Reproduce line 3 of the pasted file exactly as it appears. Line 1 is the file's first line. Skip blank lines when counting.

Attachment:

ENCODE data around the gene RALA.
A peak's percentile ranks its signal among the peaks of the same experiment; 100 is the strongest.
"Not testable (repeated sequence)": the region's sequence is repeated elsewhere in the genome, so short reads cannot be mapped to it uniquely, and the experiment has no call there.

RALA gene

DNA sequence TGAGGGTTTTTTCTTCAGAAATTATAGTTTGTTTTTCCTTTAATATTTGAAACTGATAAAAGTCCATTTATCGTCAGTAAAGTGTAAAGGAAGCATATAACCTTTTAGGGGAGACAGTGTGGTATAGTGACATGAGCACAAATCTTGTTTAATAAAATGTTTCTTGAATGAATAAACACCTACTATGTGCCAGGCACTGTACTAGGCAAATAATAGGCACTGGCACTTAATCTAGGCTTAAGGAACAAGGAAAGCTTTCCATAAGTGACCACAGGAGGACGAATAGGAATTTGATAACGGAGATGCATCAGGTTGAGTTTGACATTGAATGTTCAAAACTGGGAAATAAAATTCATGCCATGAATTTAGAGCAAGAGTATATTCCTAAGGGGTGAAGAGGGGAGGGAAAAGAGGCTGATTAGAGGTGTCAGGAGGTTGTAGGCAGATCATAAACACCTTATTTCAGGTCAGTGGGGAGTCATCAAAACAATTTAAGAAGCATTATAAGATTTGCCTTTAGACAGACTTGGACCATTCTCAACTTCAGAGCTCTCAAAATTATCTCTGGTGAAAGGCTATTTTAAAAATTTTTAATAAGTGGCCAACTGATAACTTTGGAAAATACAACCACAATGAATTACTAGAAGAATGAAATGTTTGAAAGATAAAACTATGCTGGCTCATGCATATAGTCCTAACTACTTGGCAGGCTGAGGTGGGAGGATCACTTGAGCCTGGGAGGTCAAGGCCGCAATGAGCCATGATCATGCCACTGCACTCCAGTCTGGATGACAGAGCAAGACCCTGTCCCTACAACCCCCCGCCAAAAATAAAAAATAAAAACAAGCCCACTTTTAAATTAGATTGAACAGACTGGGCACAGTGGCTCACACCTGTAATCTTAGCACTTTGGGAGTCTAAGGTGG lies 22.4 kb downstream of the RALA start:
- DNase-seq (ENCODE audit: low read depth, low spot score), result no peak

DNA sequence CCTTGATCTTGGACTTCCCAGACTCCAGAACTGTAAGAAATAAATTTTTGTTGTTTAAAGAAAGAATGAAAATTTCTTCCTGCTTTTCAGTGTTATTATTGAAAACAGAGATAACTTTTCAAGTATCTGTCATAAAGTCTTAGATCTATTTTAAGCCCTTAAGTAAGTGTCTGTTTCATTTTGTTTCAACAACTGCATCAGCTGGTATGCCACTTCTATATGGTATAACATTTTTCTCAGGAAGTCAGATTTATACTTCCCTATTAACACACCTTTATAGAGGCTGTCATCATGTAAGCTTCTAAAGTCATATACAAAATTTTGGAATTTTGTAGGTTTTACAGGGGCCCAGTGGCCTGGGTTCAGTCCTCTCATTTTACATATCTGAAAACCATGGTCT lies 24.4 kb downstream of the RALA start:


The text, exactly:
"Not testable (repeated sequence)": the region's sequence is repeated elsewhere in the genome, so short reads cannot be mapped to it uniquely, and the experiment has no call there.